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Hey Cortland, I only wish I was a biologist or bugologist, it would be my guess, around here at least, the problems serious and widespread, are generally due to bugs/diseases/fungus of various types, not withstanding climate change, and Fukishima type occurrences that are possibly related.

2 years ago for example we endured an extensive drought, then midyear of 2013 we got hit very hard with the oak leaf caterpillar, which literally defoliated every oak tree, luckily there was enough time for the oaks to regenerate new leaves before fall, a 'natural reflex' cause from the drought the previous year...I believe. Stresses of various types affect trees, the resulting clean-up by the bugs, squirrels, & birds is kind of an reaction to what really happened, or is happening. I saw squirrels literally gorging themselves on caterpillars in 2013, I even saw the foxes lapping the caterpillars up from the ground they were so thick. If a tree is infested with bugs, all types of critters will come to eat the bugs, I suppose squirrels will strip bark to get at a beetle.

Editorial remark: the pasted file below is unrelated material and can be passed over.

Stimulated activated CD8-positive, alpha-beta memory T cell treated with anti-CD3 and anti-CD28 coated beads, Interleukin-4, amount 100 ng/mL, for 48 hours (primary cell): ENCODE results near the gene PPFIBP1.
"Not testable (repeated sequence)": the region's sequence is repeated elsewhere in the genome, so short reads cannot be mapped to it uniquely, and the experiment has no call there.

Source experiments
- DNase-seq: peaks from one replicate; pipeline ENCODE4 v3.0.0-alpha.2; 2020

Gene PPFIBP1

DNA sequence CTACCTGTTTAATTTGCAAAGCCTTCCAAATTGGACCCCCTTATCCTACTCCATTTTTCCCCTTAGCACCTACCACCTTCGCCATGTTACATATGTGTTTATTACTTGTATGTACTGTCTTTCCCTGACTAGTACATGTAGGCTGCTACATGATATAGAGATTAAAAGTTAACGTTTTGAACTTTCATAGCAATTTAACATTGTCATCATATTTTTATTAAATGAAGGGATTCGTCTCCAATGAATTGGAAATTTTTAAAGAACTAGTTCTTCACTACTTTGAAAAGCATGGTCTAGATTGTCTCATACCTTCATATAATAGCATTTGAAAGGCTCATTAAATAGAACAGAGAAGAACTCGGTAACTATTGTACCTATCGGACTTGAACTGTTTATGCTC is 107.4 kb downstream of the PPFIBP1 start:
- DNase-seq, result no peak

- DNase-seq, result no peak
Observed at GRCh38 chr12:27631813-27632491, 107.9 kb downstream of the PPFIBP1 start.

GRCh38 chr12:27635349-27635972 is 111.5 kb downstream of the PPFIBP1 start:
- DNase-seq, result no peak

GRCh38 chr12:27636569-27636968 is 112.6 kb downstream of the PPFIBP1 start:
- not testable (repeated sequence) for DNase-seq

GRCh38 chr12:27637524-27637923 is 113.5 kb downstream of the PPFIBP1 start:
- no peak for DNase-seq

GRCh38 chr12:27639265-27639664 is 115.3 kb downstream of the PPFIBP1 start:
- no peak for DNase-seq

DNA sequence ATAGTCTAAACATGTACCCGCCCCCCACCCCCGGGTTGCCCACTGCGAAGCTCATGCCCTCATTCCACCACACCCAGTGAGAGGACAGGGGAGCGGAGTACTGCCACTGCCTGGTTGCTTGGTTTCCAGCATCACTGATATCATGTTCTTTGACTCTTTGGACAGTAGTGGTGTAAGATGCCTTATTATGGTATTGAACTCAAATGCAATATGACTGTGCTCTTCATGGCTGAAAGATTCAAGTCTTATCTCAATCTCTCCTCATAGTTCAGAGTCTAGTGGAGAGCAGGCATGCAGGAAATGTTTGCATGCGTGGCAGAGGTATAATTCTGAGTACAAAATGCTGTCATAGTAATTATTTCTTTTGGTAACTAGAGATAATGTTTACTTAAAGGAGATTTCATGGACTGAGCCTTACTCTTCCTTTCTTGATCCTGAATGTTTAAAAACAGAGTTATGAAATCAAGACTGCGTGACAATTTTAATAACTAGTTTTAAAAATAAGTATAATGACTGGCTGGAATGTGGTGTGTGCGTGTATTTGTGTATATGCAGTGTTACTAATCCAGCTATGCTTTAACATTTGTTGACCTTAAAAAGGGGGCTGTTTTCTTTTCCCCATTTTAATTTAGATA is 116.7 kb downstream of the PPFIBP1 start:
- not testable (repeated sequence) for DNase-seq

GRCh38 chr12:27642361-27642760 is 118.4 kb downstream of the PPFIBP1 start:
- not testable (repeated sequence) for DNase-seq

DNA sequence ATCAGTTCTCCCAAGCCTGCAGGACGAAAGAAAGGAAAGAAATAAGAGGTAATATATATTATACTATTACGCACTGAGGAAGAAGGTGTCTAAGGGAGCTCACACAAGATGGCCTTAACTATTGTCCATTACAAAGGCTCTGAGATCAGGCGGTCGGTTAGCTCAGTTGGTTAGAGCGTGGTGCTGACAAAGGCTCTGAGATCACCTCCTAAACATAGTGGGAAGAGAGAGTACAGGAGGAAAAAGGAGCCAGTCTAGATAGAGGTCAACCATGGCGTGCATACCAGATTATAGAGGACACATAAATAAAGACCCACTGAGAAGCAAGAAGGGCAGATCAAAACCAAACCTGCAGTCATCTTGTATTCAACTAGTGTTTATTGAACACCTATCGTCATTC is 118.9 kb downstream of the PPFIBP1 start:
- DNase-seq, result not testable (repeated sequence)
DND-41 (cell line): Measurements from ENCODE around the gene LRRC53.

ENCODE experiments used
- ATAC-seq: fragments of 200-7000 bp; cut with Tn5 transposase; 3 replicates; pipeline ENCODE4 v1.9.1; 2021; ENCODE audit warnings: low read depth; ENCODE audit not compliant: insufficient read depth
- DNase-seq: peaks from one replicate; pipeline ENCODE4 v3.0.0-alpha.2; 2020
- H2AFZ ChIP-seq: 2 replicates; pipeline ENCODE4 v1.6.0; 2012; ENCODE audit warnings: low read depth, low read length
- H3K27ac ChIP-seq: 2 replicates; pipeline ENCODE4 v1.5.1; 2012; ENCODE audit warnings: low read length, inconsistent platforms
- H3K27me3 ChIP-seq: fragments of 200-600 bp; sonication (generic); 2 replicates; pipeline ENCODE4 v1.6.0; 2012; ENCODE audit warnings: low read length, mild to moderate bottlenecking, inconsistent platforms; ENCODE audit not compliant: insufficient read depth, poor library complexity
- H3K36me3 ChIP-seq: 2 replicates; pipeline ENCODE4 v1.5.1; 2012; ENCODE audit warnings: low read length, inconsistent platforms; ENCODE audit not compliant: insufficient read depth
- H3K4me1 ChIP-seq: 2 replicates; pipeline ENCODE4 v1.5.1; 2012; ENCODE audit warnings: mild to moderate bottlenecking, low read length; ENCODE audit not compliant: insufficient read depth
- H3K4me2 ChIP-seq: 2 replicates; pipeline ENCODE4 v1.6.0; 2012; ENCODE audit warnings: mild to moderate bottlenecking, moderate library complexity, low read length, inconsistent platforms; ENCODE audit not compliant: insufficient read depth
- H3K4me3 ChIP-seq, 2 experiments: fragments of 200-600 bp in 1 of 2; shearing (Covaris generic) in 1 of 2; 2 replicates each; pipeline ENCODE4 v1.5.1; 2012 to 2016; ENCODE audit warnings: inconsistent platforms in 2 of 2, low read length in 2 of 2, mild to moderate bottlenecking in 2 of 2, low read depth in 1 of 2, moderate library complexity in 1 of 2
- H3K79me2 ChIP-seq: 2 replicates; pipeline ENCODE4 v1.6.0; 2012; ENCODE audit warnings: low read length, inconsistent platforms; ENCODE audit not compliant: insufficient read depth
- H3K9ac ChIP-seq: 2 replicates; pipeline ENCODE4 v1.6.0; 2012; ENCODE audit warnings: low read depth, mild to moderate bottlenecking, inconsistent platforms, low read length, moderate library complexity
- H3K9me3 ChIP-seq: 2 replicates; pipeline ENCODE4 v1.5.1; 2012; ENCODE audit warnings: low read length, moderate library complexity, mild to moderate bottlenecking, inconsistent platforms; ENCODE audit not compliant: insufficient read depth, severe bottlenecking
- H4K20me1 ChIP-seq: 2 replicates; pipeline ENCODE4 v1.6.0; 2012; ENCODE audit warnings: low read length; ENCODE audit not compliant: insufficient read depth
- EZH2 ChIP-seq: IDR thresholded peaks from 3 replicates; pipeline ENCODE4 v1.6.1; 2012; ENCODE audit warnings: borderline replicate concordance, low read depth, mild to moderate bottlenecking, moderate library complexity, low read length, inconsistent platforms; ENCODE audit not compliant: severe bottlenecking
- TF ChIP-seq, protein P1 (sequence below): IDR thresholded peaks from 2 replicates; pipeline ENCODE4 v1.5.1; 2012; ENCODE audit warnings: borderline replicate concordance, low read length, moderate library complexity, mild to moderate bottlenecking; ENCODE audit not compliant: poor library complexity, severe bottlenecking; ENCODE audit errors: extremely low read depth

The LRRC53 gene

As far as I can tell this blue scale is absolutely deadly to any tree that gets it, be it mostly affecting red oak, but white oak also, I've not seen it on hickory nor wild cherry, nor maple. The blue scale literally works between the inner surface of the bark and the outer surface of the sapwood, and subsequently the bark falls off...revealing the blueish-grey scale. I have found this scale...which seems to occur when trees are overcrowded...closer than say 10' from each other. This blue scale has been affecting trees around here for at least 10 years, maybe it is a natural thinning mechanism, I don't know the answer, except I try to keep the easy to get to ones cut up and removed.

We have an high number of grey squirrels that live around here, I've seen them rip up and down trees, bark flying...but they are only playing chase and not doing any harm. I probably shouldn't have said "I don't think your forestry agent has a clue!", as I don't have a real answer as to what is causing Vicki's tree to get ate, I was just trying to give some examples of what might be going on with it, and I don't agree that the squirrels are the actual problem. If for example the tree is to the point of bleeding streaks of sap, then you got a problem for sure, but bark shedding is somewhat common on the white oaks, I don't know about the burr oak variety and how it's bark behaves in nature.

james beam
 
Cortland Satsuma